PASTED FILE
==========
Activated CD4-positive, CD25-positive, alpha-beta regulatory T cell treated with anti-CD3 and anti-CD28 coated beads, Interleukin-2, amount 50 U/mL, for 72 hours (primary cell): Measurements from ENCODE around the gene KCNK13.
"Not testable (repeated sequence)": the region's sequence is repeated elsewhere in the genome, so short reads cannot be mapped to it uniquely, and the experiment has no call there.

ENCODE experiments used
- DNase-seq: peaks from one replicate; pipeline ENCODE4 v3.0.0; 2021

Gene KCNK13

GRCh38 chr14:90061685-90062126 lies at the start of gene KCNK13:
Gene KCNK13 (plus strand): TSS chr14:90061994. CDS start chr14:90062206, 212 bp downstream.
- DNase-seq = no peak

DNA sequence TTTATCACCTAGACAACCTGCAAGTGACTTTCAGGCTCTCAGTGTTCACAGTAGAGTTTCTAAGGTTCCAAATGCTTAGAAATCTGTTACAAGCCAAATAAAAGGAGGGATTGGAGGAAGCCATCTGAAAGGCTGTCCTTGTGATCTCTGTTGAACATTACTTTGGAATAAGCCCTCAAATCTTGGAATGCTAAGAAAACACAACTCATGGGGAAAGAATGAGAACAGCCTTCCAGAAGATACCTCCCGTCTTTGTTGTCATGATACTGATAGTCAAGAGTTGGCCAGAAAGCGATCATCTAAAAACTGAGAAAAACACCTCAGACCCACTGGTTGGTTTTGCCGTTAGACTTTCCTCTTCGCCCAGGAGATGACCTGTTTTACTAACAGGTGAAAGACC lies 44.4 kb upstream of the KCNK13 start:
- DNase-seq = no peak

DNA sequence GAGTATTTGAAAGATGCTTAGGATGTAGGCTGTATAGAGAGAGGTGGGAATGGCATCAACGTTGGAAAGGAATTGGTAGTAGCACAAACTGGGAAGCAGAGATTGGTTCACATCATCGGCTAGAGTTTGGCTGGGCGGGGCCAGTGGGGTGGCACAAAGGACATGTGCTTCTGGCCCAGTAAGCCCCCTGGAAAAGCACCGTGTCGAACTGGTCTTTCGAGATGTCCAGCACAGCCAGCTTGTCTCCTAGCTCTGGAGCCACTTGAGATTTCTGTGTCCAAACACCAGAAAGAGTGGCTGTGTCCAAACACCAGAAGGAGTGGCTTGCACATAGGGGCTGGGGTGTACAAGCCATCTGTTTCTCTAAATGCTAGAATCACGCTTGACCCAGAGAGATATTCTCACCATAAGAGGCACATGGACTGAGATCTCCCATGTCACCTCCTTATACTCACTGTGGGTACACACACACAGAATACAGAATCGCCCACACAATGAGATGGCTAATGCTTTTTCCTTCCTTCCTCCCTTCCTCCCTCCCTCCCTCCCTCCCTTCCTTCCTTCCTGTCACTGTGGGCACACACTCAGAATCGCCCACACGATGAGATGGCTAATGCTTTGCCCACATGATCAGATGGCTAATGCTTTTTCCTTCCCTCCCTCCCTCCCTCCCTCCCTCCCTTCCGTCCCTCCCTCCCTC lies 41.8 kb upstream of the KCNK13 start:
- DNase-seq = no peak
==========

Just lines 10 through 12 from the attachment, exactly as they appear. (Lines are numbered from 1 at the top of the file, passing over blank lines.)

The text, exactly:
- DNase-seq = no peak

DNA sequence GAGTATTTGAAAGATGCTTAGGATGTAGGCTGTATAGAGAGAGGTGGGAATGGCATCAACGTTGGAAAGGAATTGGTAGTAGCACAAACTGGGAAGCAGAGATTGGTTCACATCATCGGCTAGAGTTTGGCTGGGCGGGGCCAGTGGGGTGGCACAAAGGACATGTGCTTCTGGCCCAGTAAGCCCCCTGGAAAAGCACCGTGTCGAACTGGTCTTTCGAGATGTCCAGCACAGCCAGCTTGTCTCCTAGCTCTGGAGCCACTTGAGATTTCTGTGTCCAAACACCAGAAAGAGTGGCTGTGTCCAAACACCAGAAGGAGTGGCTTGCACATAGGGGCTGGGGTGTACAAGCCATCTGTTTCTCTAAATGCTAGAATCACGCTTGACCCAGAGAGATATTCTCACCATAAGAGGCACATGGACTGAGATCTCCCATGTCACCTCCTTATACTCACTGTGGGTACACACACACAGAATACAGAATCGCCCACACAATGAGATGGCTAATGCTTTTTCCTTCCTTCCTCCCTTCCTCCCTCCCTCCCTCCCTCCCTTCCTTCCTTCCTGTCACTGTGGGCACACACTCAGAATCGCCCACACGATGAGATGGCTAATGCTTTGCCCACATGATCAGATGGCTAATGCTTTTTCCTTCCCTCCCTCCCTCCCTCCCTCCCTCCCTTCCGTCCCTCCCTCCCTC lies 41.8 kb upstream of the KCNK13 start:
- DNase-seq = no peak